Wednesday, February 20, 2013
Sunday, February 17, 2013
The other night at dinner with some dear friends, someone did an online search for me and my book, Strengthen Your Nonfiction Writing. The talk turned to Twitter and hashtags (the # symbol), which most of us were familiar with, but not completely confident regarding its use.
Tweeters connect a hashtag to the front of a word, phrase or topic to categorize their messages. Hashtags allow the tweeter to identify those words or phrases, which helps other people find it. Think of it like a little index to find your topic in a search engine.
So if you’re looking for tweets about a particular subject, let’s say “jobs,” click on that word when it has a hashtag symbol in front of it. If you’ve commented or included information about #jobs in your tweets, then others who search for that hashtag also may find yours, as well. Best practices recommends using a maximum of two hashtags per tweet.
"Trending” is what happens to popular hashtagged words on Twitter, and http://www.hashtags.org/ lists popular hashtags. Use hashtags to categorize your tweets, and possibly attract more followers on Twitter.
By the way, hashtag was voted word of the year for 2012 by the American Dialect Society (ADS). “This was the year when the hashtag became a ubiquitous phenomenon in online talk,”said Ben Zimmer, chair of the New Words Committee of the ADS, on its website. “In the Twittersphere and elsewhere, hashtags have created instant social trends, spreading bite-sized viral messages on topics ranging from politics to pop culture.”
So whether you love them or find them extremely annoying (#likemydaughter), they have a purpose and can be useful.
Write (and tweet) soon,
Saturday, February 9, 2013
Margo Dill, author of Finding My Place: One Girl’s Strength at Vicksburg, spoke last week at the monthly meeting of Saturday Writers, a chapter of the Missouri Writer’s Guild. She explained the 6 + 1 traits of writing: voice, organization, sentence fluency, ideas, word choice, conventions + publication. Although she only spoke for a little more than an hour, she offered practical advice everyone could use immediately.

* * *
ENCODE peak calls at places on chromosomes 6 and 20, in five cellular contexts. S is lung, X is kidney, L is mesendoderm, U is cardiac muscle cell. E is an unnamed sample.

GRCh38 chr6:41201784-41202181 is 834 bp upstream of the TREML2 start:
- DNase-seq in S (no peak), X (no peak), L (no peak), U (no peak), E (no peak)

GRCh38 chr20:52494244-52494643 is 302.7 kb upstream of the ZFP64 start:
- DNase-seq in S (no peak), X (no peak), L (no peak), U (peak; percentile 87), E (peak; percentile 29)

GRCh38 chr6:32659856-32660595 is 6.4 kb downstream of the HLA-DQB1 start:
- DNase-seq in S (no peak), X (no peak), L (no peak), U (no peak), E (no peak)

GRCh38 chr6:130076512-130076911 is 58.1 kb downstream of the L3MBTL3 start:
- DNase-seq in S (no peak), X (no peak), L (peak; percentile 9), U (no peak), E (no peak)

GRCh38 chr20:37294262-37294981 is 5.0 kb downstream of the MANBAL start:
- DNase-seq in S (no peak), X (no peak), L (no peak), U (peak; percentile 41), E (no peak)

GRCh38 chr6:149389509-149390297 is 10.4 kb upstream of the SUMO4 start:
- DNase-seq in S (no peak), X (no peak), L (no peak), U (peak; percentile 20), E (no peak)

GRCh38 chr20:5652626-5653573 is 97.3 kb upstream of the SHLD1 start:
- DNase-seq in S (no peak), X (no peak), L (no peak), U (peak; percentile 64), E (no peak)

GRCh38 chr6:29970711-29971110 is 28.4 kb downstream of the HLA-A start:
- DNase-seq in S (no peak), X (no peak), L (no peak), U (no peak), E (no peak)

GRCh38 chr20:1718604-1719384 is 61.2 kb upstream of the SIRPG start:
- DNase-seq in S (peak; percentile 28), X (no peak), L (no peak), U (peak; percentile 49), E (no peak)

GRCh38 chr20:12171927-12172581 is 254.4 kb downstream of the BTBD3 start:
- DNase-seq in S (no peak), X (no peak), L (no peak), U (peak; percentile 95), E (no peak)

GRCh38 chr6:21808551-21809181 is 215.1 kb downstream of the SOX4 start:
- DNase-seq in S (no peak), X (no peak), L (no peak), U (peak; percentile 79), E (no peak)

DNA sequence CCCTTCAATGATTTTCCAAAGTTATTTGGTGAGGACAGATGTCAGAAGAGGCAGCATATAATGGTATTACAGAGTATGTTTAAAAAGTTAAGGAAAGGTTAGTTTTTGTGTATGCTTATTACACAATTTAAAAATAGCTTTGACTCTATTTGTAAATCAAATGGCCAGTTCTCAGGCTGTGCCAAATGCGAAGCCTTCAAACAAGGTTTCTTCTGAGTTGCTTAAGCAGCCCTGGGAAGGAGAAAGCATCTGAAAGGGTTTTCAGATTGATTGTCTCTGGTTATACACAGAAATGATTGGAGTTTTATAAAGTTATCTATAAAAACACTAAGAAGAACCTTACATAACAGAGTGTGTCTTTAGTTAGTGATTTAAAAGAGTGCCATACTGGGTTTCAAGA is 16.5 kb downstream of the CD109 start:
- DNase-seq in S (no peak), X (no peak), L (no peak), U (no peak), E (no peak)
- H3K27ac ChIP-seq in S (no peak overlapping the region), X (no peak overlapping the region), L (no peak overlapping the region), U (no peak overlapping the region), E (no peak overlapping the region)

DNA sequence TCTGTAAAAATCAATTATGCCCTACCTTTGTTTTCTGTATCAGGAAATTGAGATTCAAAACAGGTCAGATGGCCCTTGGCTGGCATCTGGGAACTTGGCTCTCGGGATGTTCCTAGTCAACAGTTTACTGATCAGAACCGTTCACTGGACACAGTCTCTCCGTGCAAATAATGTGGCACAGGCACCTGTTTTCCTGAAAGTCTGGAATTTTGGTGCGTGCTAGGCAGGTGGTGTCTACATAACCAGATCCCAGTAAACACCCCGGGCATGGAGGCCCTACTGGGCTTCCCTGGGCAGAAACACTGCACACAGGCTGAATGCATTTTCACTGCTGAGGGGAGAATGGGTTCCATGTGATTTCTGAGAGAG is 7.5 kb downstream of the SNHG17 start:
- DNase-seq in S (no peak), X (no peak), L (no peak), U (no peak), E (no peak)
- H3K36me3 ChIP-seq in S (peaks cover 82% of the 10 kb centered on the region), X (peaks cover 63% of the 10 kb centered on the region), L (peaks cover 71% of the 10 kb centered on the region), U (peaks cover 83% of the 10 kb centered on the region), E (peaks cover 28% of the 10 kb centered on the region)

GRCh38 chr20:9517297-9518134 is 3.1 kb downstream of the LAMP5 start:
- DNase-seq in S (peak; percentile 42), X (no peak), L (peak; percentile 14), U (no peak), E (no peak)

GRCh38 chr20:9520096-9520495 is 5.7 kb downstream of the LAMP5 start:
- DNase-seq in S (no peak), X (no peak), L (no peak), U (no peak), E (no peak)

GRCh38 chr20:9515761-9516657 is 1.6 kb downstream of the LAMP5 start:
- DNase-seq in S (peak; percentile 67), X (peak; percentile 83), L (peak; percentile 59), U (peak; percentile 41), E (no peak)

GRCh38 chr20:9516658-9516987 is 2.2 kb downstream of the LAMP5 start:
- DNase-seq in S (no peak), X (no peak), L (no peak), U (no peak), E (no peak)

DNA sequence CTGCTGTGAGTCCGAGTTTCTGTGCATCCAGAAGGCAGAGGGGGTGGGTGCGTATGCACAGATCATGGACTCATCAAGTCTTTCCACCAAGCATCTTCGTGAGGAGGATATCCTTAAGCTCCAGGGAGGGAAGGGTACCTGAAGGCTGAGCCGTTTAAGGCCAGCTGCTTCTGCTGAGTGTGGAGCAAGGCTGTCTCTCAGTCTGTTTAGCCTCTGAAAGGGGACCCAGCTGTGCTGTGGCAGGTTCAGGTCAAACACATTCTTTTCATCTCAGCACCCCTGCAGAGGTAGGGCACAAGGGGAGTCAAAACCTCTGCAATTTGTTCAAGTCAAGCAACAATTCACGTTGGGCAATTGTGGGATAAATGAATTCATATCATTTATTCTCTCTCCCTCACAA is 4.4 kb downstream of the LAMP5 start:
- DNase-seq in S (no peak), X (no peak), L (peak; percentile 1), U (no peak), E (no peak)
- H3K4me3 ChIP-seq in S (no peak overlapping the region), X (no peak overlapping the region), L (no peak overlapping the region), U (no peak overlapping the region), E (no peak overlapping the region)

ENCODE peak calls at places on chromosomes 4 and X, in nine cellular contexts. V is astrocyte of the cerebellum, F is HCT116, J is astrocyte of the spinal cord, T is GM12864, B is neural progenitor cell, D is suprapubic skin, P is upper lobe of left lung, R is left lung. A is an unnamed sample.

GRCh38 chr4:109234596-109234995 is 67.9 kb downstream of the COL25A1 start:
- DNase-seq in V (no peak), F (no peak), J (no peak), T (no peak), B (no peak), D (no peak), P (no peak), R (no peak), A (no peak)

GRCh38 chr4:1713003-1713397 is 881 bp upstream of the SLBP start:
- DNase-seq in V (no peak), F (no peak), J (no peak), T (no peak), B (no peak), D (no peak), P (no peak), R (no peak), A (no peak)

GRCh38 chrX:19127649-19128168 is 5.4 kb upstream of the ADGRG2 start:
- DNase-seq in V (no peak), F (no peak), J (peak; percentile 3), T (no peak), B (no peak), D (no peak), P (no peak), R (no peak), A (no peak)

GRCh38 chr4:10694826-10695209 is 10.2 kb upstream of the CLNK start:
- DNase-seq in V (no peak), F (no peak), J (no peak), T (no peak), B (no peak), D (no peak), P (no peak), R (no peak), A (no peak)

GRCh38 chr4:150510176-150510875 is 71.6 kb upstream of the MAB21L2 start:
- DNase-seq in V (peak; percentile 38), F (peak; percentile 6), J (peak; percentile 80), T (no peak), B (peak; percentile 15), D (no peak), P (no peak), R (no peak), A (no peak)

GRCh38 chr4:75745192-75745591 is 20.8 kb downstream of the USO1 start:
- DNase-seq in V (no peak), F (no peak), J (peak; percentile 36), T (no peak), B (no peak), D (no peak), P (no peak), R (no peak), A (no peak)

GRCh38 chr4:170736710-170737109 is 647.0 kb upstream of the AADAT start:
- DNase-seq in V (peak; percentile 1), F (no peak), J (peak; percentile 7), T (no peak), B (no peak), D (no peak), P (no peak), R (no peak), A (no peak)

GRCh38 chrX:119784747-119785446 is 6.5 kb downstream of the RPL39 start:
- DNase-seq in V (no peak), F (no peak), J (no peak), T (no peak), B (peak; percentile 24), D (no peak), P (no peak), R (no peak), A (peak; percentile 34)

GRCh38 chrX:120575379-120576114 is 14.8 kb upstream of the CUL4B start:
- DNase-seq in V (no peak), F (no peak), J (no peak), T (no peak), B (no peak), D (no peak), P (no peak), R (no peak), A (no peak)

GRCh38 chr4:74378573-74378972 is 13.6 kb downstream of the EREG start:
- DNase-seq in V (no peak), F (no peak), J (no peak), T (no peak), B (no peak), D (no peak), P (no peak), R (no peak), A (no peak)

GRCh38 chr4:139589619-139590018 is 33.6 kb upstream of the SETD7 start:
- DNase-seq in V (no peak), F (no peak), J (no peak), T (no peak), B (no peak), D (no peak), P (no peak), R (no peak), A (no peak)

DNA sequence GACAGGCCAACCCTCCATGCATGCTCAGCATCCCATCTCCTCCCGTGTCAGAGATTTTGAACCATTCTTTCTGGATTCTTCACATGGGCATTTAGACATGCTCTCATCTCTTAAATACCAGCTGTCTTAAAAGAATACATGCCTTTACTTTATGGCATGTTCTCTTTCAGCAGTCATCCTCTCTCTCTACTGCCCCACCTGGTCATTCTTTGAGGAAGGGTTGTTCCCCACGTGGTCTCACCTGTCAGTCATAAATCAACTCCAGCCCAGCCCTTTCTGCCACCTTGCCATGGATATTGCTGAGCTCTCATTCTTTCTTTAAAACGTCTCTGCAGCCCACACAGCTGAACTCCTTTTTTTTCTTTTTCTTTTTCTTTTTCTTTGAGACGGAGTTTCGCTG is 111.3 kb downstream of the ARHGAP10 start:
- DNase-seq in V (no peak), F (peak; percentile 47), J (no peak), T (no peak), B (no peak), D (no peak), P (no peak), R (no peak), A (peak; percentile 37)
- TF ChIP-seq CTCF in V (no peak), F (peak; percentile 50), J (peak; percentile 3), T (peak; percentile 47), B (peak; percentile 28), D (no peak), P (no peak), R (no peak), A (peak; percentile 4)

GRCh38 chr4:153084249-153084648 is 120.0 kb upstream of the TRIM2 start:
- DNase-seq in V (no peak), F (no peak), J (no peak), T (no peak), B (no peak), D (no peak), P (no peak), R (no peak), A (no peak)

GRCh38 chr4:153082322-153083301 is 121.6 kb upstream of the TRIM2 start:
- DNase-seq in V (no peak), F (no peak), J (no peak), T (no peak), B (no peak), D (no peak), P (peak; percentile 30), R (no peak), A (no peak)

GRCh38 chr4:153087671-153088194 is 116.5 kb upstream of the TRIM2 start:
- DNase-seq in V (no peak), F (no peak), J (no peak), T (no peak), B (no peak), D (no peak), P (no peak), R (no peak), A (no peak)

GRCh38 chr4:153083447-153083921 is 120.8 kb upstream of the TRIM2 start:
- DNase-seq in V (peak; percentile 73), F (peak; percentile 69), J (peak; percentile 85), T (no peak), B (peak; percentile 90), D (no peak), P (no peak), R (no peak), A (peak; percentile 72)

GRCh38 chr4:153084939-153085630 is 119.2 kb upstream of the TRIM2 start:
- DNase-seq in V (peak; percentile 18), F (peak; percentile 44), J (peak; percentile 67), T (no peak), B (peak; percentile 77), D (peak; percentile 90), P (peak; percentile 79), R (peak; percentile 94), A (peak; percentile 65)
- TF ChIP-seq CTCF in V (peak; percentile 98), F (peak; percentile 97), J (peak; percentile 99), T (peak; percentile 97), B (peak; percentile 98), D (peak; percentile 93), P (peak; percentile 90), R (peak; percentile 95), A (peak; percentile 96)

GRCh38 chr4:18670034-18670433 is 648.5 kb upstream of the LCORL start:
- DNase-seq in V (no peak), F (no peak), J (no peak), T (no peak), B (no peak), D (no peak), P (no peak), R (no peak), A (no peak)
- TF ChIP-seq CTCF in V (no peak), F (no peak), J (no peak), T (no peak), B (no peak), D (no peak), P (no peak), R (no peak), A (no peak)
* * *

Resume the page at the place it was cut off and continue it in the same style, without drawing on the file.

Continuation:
She covered each of these topics effectively, but I want to talk about one of them because of the responses she got from the audience. While discussing voice, she and several members of the audience commented on our internal editors. It’s a universal problem that can negatively impact anyone’s writing.
Margo said when she is stuck and her internal editor is stopping her from moving forward, she writes journal entries as the character she has created. This gives her insight into the character, and perhaps a way to write her character or plot out of a problem. This creative release may lead to becoming unstuck.
Audience member Anthony Clark said he often writes emails to himself. He said there is something about writing an email that is less intimidating than opening an official Word document, so the pressure is off. Plus, he said he has never lost one of these emails.
I brought up a tip I read about turning off the computer monitor. Turning off the monitor prevents your internal editor from being able to read what you just wrote and criticize it. You just keep writing because there is no visual cue that can be judged and evaluated.
Other writers mentioned rituals they use to get into the “writing state of mind” to quiet those tenacious internal editors. Lighting candles, arranging work spaces “just so,” and any other ritual like drinking coffee from a particular mug or wearing a lucky writing shirt may help prepare you to enter your “writing zone.”
Last February I wrote about my inner critic. You can’t fight what you can’t see, so I imagined a person who does nothing but watch game shows and smoke cigarettes. My enemy has a name, and it’s Lucille. By naming her, and being able to “see” her in my head, I am less intimidated by her negativity. She’s a mess, and doesn’t want me to succeed because SHE doesn’t want to do the work to succeed. Why would I listen to her? That mental trick is effective, somehow.
Which mental tricks do you use to quiet your internal editor.